The story was quite compelling; I was taken in by the Joker’s story and his outlook. But I think what sold me on it the most was the Joker’s song.
The art and panel layout was hard for me to get comfortable with. I’ve never been a huge fan of color, so it was kind of an overload, however I do appreciate the grotesque attention to detail and the color palette. The panel layout evoked a sense of finality for each panel, which can be good and promotes the idea that there are no extraneous panels that include extraneous words or concepts, there is a point to everything–as their should be–however, to me, the point is more like a punctuation, one that I wasn’t prepared for because I’m in the mood to read a story, not an extricable collection of statements and conclusions. My bias for the movement and flow built into most manga panel layouts is certainly showing.
On the subject of details. I am not a fan of tentacles, so the odd appearance of them on the kitchen table–just sitting there like they belonged–was more jarring than I was prepared for so early in the story.
I was particularly fond of this question Bruce asked Alfred:
Then came another bowl of something red. If I didn’t love shrimp (and similar crustaceans) so much and hadn’t already come to terms with the nature of them–the scavengers that they are–the likeness of them to the bowl of tentacles would have turned me off of them for sure.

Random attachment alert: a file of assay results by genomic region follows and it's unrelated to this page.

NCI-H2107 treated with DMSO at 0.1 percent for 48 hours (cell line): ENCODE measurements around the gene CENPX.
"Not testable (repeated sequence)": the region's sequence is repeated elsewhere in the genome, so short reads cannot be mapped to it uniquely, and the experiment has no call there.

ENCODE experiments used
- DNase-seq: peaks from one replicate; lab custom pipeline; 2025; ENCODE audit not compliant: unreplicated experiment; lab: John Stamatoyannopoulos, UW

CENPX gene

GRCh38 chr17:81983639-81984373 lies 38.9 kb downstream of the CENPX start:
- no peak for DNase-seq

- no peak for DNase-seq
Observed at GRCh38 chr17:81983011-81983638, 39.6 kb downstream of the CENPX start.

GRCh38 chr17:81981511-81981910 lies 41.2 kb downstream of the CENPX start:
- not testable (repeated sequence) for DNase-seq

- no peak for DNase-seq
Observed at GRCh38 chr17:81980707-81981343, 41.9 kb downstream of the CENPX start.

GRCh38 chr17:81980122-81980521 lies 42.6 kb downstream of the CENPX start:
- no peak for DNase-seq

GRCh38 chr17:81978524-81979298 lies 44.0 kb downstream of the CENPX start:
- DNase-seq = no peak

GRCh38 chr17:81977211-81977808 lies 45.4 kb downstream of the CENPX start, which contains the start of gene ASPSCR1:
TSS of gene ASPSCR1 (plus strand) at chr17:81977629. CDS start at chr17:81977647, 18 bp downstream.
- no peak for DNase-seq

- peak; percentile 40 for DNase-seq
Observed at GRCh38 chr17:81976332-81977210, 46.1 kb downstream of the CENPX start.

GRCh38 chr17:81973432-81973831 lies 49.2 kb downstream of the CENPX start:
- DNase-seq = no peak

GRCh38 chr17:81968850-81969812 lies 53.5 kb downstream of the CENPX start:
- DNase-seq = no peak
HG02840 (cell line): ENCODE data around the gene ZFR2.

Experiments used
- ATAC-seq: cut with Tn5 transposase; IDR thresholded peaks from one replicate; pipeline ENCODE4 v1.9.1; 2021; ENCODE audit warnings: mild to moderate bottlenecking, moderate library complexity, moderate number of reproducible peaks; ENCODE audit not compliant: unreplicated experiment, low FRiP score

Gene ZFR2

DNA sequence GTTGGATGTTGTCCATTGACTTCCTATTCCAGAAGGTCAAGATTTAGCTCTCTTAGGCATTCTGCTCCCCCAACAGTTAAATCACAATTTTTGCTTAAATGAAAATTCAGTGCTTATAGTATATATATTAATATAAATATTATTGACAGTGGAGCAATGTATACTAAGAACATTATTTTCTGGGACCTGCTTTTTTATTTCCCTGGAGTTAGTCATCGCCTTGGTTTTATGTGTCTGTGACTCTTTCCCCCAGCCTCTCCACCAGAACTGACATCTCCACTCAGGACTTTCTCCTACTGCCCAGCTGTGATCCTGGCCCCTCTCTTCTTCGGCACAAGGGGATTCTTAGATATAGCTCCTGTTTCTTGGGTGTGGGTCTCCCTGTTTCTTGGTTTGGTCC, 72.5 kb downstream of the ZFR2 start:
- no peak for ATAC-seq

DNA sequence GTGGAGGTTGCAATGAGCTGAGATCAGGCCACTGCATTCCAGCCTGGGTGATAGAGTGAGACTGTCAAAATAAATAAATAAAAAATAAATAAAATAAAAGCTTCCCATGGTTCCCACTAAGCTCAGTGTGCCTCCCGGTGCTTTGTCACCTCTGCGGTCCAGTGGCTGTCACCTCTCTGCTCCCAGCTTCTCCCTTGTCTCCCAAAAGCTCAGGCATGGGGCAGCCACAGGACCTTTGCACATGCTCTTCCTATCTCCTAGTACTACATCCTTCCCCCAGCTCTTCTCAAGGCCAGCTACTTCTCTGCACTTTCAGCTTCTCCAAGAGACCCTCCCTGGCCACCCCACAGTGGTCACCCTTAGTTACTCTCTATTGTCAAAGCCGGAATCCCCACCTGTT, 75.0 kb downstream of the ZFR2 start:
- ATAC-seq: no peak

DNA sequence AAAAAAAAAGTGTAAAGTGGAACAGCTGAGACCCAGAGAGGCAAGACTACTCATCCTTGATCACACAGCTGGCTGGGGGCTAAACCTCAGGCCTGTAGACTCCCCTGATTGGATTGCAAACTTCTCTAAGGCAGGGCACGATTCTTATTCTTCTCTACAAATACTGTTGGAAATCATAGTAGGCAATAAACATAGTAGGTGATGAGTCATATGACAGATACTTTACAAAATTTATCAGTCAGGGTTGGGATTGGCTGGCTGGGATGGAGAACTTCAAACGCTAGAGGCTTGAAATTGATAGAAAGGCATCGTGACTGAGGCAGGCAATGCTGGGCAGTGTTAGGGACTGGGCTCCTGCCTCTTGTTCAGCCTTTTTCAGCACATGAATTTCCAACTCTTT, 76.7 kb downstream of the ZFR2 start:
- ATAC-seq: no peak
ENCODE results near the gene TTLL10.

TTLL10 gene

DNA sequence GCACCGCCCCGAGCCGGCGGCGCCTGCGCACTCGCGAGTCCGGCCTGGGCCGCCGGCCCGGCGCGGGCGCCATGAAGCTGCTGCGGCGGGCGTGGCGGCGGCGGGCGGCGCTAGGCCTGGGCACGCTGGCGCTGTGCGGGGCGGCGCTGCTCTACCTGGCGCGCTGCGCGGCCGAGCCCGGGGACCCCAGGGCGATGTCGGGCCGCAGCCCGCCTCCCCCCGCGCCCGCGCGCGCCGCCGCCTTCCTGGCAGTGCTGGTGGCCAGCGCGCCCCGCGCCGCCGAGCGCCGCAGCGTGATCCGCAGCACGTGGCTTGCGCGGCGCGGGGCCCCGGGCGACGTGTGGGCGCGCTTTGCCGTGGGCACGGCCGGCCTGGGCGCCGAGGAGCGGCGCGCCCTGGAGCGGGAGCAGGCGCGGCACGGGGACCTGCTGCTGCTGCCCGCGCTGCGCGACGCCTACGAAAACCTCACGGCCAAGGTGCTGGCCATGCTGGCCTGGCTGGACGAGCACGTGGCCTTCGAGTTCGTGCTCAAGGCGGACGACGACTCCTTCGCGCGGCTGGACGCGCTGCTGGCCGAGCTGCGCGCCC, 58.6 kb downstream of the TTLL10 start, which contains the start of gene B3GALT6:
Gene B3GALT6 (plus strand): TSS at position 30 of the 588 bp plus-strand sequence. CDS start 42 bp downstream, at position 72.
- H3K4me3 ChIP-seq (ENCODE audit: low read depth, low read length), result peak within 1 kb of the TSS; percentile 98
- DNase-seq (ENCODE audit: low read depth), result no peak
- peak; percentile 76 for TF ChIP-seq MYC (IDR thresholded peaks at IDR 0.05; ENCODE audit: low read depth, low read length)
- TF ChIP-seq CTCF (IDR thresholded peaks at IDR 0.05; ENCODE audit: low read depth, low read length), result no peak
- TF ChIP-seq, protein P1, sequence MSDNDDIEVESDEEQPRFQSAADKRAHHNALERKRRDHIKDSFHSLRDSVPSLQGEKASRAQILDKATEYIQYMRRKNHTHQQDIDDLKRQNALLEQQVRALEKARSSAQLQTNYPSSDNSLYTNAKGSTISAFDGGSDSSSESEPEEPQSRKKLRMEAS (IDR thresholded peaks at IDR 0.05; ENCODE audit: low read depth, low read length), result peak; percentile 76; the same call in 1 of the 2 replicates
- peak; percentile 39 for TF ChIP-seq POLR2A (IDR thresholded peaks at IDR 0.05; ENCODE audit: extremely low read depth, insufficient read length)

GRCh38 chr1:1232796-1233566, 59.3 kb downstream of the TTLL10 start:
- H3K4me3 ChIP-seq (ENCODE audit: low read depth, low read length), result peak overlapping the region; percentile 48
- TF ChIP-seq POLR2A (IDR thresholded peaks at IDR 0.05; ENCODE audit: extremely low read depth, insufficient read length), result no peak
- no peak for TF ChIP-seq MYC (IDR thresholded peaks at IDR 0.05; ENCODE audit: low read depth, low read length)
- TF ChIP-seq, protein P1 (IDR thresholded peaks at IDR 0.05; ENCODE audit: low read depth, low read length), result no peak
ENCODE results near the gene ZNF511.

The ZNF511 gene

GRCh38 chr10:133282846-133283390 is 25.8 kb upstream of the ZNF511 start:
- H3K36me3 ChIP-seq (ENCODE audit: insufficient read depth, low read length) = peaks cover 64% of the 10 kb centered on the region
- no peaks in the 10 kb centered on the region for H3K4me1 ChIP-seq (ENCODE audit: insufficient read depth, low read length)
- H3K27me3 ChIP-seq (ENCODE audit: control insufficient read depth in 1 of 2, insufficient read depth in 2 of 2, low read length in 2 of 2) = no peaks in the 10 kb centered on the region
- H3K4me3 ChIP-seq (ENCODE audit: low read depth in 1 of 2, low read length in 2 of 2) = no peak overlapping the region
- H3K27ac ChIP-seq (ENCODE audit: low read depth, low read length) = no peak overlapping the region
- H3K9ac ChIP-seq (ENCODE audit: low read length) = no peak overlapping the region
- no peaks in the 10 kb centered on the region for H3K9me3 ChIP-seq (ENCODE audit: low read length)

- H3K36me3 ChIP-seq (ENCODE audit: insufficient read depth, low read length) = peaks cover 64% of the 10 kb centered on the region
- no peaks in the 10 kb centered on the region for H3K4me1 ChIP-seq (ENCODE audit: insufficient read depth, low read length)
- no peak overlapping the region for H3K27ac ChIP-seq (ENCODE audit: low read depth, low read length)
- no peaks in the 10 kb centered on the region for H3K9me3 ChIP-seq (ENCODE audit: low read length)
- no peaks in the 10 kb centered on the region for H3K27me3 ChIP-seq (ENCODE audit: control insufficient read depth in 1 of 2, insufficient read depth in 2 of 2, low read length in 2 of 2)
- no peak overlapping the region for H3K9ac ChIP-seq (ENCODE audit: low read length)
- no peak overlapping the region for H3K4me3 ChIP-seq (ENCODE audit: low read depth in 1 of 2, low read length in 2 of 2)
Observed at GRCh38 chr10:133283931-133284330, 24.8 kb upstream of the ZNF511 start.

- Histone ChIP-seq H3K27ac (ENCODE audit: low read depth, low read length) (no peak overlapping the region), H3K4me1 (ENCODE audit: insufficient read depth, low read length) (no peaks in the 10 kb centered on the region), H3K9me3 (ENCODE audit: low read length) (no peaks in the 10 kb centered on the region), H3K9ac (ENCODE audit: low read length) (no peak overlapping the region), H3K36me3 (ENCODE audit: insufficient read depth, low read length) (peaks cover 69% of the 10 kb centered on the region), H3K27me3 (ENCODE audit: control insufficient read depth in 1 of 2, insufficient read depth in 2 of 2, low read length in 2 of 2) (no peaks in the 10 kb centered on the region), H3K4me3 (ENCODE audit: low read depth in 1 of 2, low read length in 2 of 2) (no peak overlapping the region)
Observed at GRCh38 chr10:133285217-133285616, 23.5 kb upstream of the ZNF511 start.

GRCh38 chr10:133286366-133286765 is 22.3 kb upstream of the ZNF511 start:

The Joker’s pretty rational for an insane man.
The Joker’s reflection in the puddle… I was already intrigued by it, and then, when I turned the page and saw the flash back, I got something like a chill.
I read this book from cover to cover. When I turned what I learned was the last page of the comic, nothing happened. I was at a loss, I didn’t get it.
I thought about it for a moment or eight and still nothing. I was going to post this and admit that I didn’t get the joke. I got sidetracked and worked on something else for more hours than I should have and, incidentally, forgot all about it. I forgot about the joke. I forgot about not getting it. I forgot about the whole book, actually. Then, in an attempt to procrastinate on something else, I remembered everything and figured I should just get it out of the way. And it wasn’t until just before I typed the first letter of this paragraph–which was originally supposed to be me attempting to articulate my confusion–that it clicked. Or rather, dots quickly connected to form an image that made sense to me.
I still can’t say for certain that what I get is what’s there to be got, but this notion is what made the joke for me.
So now I’ll make a lazy attempt to articulate my grasp of the joke. Batman is the first guy, The Joker is the second guy, and the approaching cop cars are the flashlight. Other thoughts I have are in regards to Batman being the first guy who leaps to freedom, or you could say that he was the first of the two to actually snap. He invites The Joker over to his side–let yourself be arrested and we’ll fix you right up. For the sake of this attempt, I’m going with the idea that the The Joker was actually already on the beam–having already admitted that he was insane–and Batman lived up to the second guy’s expectations and thwarted him from making it all the way across.
Somewhere in the paragraph above is something that makes a lot of sense to me, but I’m done trying to make it make sense to you; you’ll just have to take my word for it.